Berkshire Hathaway 2018 Annual Meeting Audience Question # 17

Will Berkshire pay out a special dividend to its shareholders?

Warren Buffett:

OK, Gregg.

Gregg Warren:

Warren, this question’s also based on something you said more recently, so I can’t guarantee it’s going to be any easier.

You recently noted that you prefer share repurchases over dividends as a means for returning capital to shareholders should Berkshire’s cash balances continue to rise and hit the $150 billion threshold you noted as being difficult to defend to shareholders at last year’s annual meeting.

While I understand the rationale for not establishing a regular dividend, a one-time special dividend could be a useful option for returning a larger chunk of Berkshire’s excess capital to shareholders without the implied promise to keep paying a regular dividend forever.

The drawback with the special dividend, though, is that it would lead to an immediate decline in book value and book value per share. Whereas a larger share repurchase effort, while depressing book value, would reduce Berkshire’s share count, limiting the impact on book value per share.

If we do happen to get a few years out and Berkshire does hit that $150 billion threshold, because valuations continue to be too high, both for acquisitions and for the repurchase of company stock, would you consider a one-time special dividend as a means for returning capital to shareholders?

Warren Buffett:

Well, if we thought we couldn’t use capital effectively, we would figure… we would try to figure out the most effective way of returning capital to shareholders. And… you could… I would have probably… I think it’d be unlikely we’d do it by a special dividend.

I think it’d be more likely we’d do it by a repurchase, if the repurchase didn’t result in us paying a price above intrinsic value per share. We’re never going to do anything that we think is harmful to continuing shareholders.

So if we think the stock is intrinsically worth X, and we would have to pay some modest multiple even above that to repurchase shares, we wouldn’t do it because we would be hurting continuing shareholders to the benefit of the people who are getting out.

But we will try and do whatever makes the most sense, but not with the idea that we have to do something every day because we simply can’t find something that day.

We had a vote as you know… I don’t know, a few years back… on whether people wanted a dividend. And… the B shares… so I’m not talking my shares or Charlie’s or anything… but the B shares voted 47 to one against it.

So I think through self-selection of who become shareholders… I don’t think shareholders world… or countrywide… on all stocks would vote 47 to one at all.

But we get self-selection in terms of who joins us. And I think they expect us to do whatever we think makes sense for all shareholders. And obviously, if we really thought we never could use the money effectively in the business, we should get it out, one way or another. And…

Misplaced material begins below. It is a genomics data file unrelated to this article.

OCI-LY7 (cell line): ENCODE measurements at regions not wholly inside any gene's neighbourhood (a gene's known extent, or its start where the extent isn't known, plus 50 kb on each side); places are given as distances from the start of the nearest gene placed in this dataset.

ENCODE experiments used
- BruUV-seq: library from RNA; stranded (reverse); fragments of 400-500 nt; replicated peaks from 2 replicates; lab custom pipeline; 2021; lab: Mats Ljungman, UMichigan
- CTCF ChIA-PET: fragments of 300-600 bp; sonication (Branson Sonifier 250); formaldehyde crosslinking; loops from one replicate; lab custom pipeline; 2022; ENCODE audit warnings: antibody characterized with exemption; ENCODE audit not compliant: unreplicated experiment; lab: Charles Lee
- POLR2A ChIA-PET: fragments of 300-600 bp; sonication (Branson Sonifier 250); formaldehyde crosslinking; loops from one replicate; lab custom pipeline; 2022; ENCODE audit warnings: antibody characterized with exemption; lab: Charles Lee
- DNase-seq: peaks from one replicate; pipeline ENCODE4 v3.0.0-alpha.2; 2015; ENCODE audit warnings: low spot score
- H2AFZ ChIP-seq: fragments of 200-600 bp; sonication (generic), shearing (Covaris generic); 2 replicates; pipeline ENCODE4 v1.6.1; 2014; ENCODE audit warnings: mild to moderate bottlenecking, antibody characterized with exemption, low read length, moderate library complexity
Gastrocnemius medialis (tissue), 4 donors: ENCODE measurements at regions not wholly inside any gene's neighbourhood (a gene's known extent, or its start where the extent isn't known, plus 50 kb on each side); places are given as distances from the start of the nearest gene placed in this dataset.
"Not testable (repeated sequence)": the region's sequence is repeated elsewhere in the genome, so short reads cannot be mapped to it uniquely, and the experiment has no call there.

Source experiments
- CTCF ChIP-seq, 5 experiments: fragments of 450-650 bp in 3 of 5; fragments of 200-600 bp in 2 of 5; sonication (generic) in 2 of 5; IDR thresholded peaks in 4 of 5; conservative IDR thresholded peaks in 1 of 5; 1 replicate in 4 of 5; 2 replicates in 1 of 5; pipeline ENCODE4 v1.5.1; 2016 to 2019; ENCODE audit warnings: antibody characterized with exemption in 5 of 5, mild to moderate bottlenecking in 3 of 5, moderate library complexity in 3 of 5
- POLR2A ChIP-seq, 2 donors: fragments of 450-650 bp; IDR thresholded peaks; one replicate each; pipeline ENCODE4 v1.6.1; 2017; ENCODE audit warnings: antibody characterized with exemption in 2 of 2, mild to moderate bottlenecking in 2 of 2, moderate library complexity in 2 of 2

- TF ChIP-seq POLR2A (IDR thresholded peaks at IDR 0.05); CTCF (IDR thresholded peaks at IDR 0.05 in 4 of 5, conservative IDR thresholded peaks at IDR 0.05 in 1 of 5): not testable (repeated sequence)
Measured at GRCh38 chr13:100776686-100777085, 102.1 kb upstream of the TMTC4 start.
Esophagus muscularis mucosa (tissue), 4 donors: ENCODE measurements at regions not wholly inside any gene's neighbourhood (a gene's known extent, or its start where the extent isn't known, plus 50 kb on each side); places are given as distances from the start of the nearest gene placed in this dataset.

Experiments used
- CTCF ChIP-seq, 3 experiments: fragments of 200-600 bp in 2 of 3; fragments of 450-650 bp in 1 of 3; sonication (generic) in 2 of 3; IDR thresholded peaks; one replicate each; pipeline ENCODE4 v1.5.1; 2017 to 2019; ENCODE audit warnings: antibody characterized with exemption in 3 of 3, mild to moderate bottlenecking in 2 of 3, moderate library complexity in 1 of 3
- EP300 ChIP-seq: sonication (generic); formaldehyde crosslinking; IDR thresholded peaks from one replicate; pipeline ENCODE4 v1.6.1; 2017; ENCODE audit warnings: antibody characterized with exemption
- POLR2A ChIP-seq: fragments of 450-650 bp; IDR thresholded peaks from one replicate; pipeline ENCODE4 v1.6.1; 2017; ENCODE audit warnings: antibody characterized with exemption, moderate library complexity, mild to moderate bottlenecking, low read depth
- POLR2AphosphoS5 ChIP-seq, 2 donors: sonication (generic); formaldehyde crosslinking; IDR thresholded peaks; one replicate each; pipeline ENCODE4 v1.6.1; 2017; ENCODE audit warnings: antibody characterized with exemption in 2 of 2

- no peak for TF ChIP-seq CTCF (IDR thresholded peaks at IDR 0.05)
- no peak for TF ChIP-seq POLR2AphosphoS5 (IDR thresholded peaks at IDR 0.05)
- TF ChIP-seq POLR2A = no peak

You’ve got a bunch of directors who own significant… very significant… amounts of stock themselves. And you can expect them to think like owners. It’s the reason they’re on the board.

And you can expect the management to think like owners and… owners will return money to all of the owners if they think it makes more sense than continuing to look for things to do.

But we invested in the first quarter, maybe… have to look it up on the… well, certainly through April… probably close to 15 billion or something like that, net, so…

And we won’t always be in a world of very low interest rates… or high private market prices.

So we will do what makes the most sense. But I can’t see us ever making a special… almost… it’s very unlikely we would just pay out a big, special dividend. I think that if we put that to the vote of the shareholders, and Charlie and I did not vote, I think we would get a big negative vote.

And I’d be willing to… be willing to make a bet on that one.


Charlie Munger:

Well, as long as the existing system continues to work as well as it has, why would we change it? We’ve got a whole lot of people that are accustomed to it, have done well under it. And if conditions change, why, we’re capable of changing our minds, if the facts change.

Warren Buffett:

Yeah, and we’ve done that several times.

Charlie Munger:


Warren Buffett:


Charlie Munger:

Although, I must say, it’s a little hard.

Warren Buffett:

He always brings me back to earth.

Looking for an offline, PDF copy of all shareholder questions carefully arranged into specific topics such as How to properly evaluate a company for potential investment, Intelligent Investing and Secrets to achieving Success and Happiness? Click on the image below to learn more.

Q&A with Warren Buffett and Charlie Munger: A Compilation of All Shareholder Questions and Answers from The Berkshire Hathaway Annual Shareholder Meetings

Click here to return to the Q&A topic list. Alternatively, you can proceed to the next or go back to the previous question.

Don`t copy text!